This blog first appeared as Steve Wunker's piece for Forbes
Big Pharma companies in the US tend to spend more on sales and marketing than on R&D, according to a recent analysis by America’s Health Insurance Plans. Looking just at the top 10 pharma companies in the US, spending on sales and marketing in 2020 was $137 billion. These expense ratios often apply to smaller pharma, biotech, and medtech companies as well. It’s a huge investment.
Yet the spend can be poorly targeted. Sales reps, despite costing well over $100,000 per head, can prefer to call on the same accounts they always have, waiting an hour or more to win just a few minutes with a physician. Sales leaders can struggle to prioritize accounts, to change messaging to suit particular account contexts, or to shift their emphasis as market contexts evolve.
The challenge is becoming more acute. As drugs become ever more targeted, the market for each drug becomes smaller and the value of a single patient grows. Finding the right patient and gaining their prescription is an essential battle to win.
The Role for AI
Can AI make a difference? Absolutely. The challenge has been to interpret large quantities of ever-changing data to create clear prioritization and tailored messaging for myriad types of healthcare professionals and their employers, informing sales reps about whom to call on and in what way. It fits the pattern of a problem statement tailor-made for AI in healthcare.
Verix, an Israeli-US firm, is one company attacking this market. Shahar Cohen, Verix’s Chief Technology Officer, explains the need. “To make targeting and promotion decisions, there are getting to be too many variables for humans to consider in a handcrafted way. An oncology drug, for example, should be targeted by physician specialty; geography; typical ages seen; conditions that are typically treated; the mix of insurance used; patient volumes; institutional affiliation; and whether the doctor is seen in a first, second, or third line of treatment. There are dozens or hundreds of potential combinations of factors.”
Historically, life science companies may have used segmentation schemes based on the statistical relationship between clusters of variables. But these approaches are made for situations where there are typically less than a dozen variables in play. The validity of their predictions suffers when the variables multiply, the statistical models aren’t adapted when the market changes, and their logic can be impenetrable to people without substantial training in quantitative analysis. As complexity grows, their usefulness diminishes.
Cohen says, “From a business perspective, it’s impossible to manage too many segments. With our AI, we don’t even try. What we do is prioritize physicians for promotions, channels, and digital engagement. Then we use a supervised learning model to understand the propensity of each physician to change his or her behavior based on action initiated by the pharma company.”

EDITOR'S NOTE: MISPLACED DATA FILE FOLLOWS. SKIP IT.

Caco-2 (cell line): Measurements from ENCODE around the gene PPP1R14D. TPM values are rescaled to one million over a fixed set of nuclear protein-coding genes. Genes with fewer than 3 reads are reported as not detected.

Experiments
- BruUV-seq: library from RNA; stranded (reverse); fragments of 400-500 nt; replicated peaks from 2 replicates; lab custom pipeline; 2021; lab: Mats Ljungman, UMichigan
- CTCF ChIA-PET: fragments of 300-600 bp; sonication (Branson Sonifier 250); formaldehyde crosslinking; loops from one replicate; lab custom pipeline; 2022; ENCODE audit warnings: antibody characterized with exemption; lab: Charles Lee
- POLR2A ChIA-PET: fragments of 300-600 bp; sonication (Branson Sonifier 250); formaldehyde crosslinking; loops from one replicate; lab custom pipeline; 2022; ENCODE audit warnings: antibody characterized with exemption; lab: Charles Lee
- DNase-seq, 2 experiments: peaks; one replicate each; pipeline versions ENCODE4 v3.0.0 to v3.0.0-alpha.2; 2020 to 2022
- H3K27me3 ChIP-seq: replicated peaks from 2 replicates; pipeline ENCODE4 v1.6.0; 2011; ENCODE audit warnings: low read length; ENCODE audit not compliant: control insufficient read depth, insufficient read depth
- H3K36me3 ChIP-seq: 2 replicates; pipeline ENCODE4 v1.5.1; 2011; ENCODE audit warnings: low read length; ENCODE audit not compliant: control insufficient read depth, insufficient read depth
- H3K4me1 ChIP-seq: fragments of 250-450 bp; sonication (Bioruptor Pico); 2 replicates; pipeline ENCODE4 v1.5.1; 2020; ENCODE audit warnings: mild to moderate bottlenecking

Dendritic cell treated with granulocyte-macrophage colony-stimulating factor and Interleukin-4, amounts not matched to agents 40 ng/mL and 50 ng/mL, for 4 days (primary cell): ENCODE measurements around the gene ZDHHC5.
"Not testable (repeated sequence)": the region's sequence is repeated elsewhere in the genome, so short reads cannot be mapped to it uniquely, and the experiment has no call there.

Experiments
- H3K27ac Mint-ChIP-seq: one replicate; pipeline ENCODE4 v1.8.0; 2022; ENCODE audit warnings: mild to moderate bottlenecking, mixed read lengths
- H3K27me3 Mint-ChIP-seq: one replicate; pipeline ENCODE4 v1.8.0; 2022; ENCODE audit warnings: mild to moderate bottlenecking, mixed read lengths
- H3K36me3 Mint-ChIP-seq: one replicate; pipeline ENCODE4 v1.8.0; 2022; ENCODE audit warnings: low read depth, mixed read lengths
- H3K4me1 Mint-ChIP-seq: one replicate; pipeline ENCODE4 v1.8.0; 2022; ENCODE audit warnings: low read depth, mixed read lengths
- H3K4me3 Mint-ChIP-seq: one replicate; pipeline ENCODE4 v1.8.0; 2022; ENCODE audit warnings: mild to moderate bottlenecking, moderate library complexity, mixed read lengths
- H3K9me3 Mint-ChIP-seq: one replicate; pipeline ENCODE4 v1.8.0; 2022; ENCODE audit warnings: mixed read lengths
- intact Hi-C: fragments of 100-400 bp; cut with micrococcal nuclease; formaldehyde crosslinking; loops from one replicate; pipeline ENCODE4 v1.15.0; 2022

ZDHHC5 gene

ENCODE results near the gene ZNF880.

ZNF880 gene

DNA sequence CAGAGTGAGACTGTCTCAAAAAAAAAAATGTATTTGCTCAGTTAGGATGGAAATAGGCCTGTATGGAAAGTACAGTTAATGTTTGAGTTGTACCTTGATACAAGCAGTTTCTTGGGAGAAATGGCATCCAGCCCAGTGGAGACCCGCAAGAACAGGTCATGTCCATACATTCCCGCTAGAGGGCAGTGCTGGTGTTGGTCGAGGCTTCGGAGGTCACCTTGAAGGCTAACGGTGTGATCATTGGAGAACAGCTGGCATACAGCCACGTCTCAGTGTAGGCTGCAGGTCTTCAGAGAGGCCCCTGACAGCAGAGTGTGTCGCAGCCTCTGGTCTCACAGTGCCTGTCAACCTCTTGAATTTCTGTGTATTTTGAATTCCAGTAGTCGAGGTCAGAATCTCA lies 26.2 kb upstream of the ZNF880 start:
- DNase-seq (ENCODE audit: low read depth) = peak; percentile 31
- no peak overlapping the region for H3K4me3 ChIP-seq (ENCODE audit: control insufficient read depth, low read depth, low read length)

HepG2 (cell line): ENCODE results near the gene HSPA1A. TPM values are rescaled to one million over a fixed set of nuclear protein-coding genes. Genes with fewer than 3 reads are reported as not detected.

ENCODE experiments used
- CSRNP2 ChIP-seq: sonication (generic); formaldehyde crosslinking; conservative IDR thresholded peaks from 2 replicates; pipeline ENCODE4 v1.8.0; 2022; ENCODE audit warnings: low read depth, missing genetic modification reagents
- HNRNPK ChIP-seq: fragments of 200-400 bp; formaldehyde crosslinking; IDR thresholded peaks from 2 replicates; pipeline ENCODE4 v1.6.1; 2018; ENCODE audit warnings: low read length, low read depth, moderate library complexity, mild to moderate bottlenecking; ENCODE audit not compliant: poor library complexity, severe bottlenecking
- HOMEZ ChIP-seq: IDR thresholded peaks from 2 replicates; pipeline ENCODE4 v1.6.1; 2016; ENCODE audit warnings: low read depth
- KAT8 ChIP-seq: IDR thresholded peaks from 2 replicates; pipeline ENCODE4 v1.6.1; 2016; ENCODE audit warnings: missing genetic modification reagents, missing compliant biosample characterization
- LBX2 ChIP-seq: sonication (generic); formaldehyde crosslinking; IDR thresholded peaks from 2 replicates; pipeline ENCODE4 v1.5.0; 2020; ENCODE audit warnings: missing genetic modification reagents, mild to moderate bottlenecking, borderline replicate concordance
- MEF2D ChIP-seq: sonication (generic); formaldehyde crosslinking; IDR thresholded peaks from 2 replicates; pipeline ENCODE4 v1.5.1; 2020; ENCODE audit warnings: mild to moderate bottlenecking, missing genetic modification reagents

Cohen admits that software alone cannot solve this challenge. He notes, “Software is never enough without a proper design of a business process to use it.” Life science companies need to entrust more decisions to these systems, and to align sales reps’ incentives to the priorities programmed into the IT. That can be a significant cultural change.
Another shift with AI is that the implementation of these processes looks different than with other IT platforms. In Verix’s case, Cohen claims, “After a few weeks, we have the data integrated and ready to use. That’s a huge change from situations where IT consultants ran the whole process. It’s quick partly because AI is a platform that continues to adapt and learn. It takes in market data from vendors like IQVIA and merges different sources of information. Then the system keeps re-training. The first configuration is human, of course, but after that it’s automatic.”
One way to ease acceptance is by avoiding AI black boxes. While the deep learning models seen with tools like ChatGPT could be applied to pharma sales and marketing, they aren’t required. In pharma sales and marketing, data ingested by these systems is already structured, reducing the need for deep learning, and the behavioral nature of the recommendations made by the systems enables more of a traditional, algorithmic AI approach. Through the “white box” system, companies can make their models explainable and exert supervisory control more directly.
AI’s Implications for Pharma Sales and Marketing
Through improving targeting and making rep actions more precisely guided, AI can guide the high stakes decisions required in the sales and marketing of personalized medicine. With each patient potentially worth tens of thousands of dollars – or more – this targeting is essential. At the same time, AI may enable trimming expenses on life science sales reps by guiding their actions more directly, and potentially through initiating automated, digital actions instead.
Historically, only rare innovations have enabled simultaneous leaps upward in value and downward in costs. AI may start to make these innovations commonplace.
By Steve Wunker